REVIEW: ‘Knock at the Cabin’ creates some suspense amid issues

Cabins are often relaxing places to stay at, unless it’s a cabin in a movie. In that case, it’s almost always an extremely dangerous place to be.

“Knock at the Cabin,” directed by M. Night Shyamalan, is another movie that shows a lovely vacation to a secluded, rustic location turning into a nightmare scenario. The movie follows the married couple Eric (Jonathan Groff) and Andrew (Ben Aldridge), as well as their daughter Wen (Kristen Cui).

During a stay at their rented cabin, the family is approached by a group of four individuals, led by Leonard (Dave Bautista). At first, it seems like a home invasion, but the family soon learn that the four are there to warn them about an impending apocalypse. According to the four, disaster is around the corner, and the only way to stop it is one of the family members being sacrificed.

Many interesting concepts and ideas have, for better or for worse, had Shyamalan’s auteur signature stamped on them. In the case of “Knock,” the director known for his dark films puts forward a picture where his abilities create pros and cons, ultimately landing the movie somewhere in the middle when it comes to quality.

As a plus, Shyamalan knows how to introduce frightening concepts to an audience and really let them sink in, allowing a viewer to get creepy vibes while not entirely knowing all that’s at stake. It’s been a skill he’s had his whole career and why his films have a strong level of suspense.

It’s certainly the case here, as a viewer quickly learns how dangerous and dedicated to their cause the four intruders are, while still having some questioning as to whether they’re being entirely honest. It’s enough to get a person engaged with what’s happening.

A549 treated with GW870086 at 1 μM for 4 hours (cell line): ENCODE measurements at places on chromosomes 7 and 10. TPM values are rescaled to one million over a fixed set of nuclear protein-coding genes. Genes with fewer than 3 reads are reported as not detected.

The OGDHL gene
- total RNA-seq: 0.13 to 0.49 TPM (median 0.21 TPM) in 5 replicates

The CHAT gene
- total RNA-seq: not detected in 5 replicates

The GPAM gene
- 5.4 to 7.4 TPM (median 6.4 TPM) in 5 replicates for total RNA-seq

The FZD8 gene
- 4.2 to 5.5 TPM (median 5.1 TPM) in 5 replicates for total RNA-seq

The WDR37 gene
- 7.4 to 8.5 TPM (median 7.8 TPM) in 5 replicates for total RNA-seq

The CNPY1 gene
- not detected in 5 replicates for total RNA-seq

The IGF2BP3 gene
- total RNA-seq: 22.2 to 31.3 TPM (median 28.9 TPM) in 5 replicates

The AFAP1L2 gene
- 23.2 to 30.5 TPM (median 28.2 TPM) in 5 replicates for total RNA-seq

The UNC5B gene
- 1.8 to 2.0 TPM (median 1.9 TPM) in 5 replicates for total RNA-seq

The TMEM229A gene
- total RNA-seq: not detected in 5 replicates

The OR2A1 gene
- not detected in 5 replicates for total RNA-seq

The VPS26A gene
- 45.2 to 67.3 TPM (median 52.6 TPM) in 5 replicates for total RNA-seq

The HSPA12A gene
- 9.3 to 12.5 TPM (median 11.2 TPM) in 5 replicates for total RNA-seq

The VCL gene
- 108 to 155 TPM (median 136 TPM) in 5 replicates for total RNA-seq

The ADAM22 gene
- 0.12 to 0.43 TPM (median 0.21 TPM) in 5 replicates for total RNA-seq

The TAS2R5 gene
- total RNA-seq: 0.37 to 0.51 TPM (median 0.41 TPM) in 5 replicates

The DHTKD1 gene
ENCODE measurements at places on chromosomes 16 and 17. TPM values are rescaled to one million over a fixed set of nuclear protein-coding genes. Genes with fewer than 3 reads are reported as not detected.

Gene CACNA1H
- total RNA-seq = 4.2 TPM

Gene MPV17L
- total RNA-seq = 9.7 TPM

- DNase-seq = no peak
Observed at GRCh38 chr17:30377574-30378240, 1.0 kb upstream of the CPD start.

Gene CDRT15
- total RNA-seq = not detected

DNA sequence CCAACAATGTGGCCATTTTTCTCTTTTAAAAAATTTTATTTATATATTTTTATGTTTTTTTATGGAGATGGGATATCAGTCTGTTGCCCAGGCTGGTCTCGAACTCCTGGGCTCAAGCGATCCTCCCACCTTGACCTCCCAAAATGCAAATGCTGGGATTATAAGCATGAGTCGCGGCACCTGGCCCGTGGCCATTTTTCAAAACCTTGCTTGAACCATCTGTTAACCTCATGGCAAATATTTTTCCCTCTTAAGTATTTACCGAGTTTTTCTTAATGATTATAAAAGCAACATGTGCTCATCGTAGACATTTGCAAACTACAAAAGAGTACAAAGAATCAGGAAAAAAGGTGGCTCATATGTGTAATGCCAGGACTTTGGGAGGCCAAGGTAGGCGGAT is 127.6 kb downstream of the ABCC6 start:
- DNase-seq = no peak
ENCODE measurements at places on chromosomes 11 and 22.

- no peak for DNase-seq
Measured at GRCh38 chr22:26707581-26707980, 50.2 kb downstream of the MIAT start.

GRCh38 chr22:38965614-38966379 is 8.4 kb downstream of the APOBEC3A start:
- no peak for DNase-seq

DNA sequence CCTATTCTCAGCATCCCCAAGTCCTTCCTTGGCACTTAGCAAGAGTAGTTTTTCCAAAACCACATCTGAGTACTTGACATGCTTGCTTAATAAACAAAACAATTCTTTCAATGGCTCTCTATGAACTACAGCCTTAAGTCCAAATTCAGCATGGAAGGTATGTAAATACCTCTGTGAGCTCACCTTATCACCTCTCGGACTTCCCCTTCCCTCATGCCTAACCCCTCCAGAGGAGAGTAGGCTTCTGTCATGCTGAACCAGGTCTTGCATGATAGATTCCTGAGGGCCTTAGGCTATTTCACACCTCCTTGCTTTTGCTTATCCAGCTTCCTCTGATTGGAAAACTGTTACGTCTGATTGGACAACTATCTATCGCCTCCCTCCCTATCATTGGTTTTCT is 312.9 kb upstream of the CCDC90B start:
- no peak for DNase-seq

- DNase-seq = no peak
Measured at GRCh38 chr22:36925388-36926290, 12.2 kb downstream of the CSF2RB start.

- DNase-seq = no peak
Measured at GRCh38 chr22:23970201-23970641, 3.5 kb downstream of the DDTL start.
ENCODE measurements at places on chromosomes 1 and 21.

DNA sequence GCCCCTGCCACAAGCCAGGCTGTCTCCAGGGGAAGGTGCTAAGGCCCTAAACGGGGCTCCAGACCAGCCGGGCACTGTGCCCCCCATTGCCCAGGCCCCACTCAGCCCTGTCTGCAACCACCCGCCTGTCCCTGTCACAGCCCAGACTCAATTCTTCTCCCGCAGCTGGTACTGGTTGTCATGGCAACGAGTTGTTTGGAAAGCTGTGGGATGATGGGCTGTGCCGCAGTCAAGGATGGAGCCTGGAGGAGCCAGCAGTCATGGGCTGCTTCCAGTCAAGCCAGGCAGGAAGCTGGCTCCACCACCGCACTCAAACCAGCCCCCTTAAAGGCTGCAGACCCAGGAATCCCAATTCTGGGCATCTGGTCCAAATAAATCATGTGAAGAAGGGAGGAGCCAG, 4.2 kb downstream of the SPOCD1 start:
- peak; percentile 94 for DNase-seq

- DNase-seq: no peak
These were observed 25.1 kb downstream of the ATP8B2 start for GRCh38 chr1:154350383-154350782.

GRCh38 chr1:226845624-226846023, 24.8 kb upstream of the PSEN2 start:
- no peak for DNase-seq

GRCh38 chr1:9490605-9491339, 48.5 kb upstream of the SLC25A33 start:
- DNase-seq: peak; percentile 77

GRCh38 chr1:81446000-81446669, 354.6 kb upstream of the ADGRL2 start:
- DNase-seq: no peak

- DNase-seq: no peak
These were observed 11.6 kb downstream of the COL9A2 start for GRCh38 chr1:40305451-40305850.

At least that’s true for a while. Unfortunately, “Knock at the Cabin” begins to feel a bit repetitive after some time, and Shyamalan doesn’t offer enough intrigue with the characters to keep a person at the edge of their seat.

Courtesy Universal Pictures.

In a way, it sort of feels like a “Twilight Zone” episode, especially with the moral debate at the heart of the conflict. However, “Twilight Zone” episodes range from a half hour to an hour, and this is stretched beyond that.

That’s not to say this concept isn’t suited for a feature runtime, but Shyamalan doesn’t do enough to expand the ideas at play. This is really noticeable in how there are a lot of flashbacks included in the movie that didn’t really add a whole lot. 

All the flashbacks do is show how dedicated Andrew and Eric are to each other and how they’re committed to sticking together through difficulties. The problem is this is all shown to the audience in the present, making the flashbacks seem redundant and pointless.

There’s a sense that the flashbacks could have been replaced by some really interesting interactions between the characters about what’s happening out in the world, the morality of the decision, and what cosmic forces really are behind the  situation. Unfortunately, all of that is explored at a shallow level. 

It’s too bad because this cast seems capable for it, including the young actress Cui. There are some good moments here by the actors, but it feels Shyamalan could have dug deeper with his writing.

“Knock at the Cabin” can hook a person thanks to its intriguing premise and Shyamalan’s suspenseful style but it does lose some steam over its runtime. In the end, it entertains as a thriller, but leaves one wanting more. 3 out of 5.


Author: Matthew Liedke

Journalist and film critic in Minnesota. Graduate of Rainy River College and Minnesota State University in Moorhead. Outside of movies I also enjoy sports, craft beers and the occasional video game.

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